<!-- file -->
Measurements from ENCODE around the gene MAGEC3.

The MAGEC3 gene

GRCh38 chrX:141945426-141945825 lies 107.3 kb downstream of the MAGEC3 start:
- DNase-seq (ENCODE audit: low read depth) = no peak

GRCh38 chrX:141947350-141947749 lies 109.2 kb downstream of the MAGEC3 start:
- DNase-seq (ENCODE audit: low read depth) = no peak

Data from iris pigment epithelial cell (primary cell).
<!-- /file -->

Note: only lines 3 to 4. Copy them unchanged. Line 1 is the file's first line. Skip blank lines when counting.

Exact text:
GRCh38 chrX:141945426-141945825 lies 107.3 kb downstream of the MAGEC3 start:
- DNase-seq (ENCODE audit: low read depth) = no peak